AYER — Selectmen ended a local businessman’s attempt to open a marijuana-cultivation facility with a tie vote.
Chuck Saba, of Be Well Organic, requested a letter of non-opposition from the board on Tuesday. His plan was to purchase the property at 31 Willow St. and retrofit it for growing and processing medical marijuana.
Chairman Gary Luca voted no. “I wasn’t for the last facility,” he said. “I don’t want the moniker of Ayer being a pot town.”
A dispensary on Central Avenue is licensed. It has been in town about six months, Carly Antonellis, the assistant to the town administrator, said before the meeting.
Another growing facility has provisional approval for a location on Fitchburg Road, Town Administrator Robert Pontbriand said during the meeting.
At first, he was opposed to marijuana businesses in town, said Selectman Chris Hillman, who voted to sign the letter. But communities in Colorado have benefited from the additional revenues.
He did want to negotiate a host agreement with Be Well if the selectmen signed the letter.
Saba said he was willing to negotiate and would prefer to spend profits left at the end of the year on benefiting the community rather than paying a 70 percent tax.
He was not willing to promise exactly what the company would be able to give, though. “You don’t know what you’ll have at the end of the year,” he said.
“We need to get the most for our community,” said Hillman. “I think we might be getting into something good for the community.”
Helping veterans, seniors and children are his priorities, Saba said, but would listen to what the town needs.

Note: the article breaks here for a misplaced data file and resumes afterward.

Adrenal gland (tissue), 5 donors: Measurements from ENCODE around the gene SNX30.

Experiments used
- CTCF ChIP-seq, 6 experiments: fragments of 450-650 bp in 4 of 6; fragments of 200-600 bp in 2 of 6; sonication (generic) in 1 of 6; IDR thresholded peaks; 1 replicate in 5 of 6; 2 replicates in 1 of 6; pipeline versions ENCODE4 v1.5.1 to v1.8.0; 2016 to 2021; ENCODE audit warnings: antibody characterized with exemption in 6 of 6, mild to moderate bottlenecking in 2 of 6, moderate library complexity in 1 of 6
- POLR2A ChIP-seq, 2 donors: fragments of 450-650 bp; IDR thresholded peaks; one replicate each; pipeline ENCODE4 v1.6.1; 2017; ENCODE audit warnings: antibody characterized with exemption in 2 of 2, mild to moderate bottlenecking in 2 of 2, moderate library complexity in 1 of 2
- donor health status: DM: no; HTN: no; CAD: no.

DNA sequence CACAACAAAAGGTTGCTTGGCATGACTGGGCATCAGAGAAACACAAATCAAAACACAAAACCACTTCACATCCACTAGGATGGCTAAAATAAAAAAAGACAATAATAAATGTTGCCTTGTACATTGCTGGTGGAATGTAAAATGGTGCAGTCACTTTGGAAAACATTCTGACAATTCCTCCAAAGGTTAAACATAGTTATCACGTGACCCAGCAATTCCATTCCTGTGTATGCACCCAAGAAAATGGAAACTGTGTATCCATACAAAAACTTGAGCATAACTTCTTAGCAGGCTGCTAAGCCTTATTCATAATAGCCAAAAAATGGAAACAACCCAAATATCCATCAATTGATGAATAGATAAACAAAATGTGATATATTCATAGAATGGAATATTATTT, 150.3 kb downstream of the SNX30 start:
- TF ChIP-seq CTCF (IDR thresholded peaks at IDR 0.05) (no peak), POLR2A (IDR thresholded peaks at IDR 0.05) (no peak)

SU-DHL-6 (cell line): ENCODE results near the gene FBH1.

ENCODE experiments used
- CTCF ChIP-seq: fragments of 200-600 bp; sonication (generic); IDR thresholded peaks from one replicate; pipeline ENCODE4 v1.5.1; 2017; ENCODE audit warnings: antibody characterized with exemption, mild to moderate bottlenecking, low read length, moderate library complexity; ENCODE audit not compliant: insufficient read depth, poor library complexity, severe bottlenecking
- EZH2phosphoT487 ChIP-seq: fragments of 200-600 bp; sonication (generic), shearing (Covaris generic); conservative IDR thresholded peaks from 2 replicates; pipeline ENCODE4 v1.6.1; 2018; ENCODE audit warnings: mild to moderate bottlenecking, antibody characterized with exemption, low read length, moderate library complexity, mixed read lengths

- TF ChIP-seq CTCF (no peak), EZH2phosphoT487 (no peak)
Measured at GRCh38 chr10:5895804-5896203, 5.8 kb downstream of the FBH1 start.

“I feel like we get that spiel because we’re a military town,” Hillman said.
After hearing about the connection between Devens and Ayer, Saba said he had not been aware of Ayer’s ties with the military. He said that marijuana was being looked at as a medication for post-traumatic stress problems.
The business would pay property taxes and would employ between 15 and 50 people. The growing facility would have used Ayer’s water supply with very little wastewater, Saba said.
He needed a letter of non-opposition by the end of the month so the project could move forward.
Selectman Jannice Livingston was not at the meeting. Hillman and Luca decided to vote without her. The tie vote meant Saba left without the letter he wanted.
Saba was with his son, Charles. The Sabas are part of the family that owned Bishop’s Restaurant in Lawrence. They opened an Armenian restaurant, Bishop’s Legacy in Lowell, a year ago.
Follow Anne O’Connor @a1oconnor on Twitter and Tout.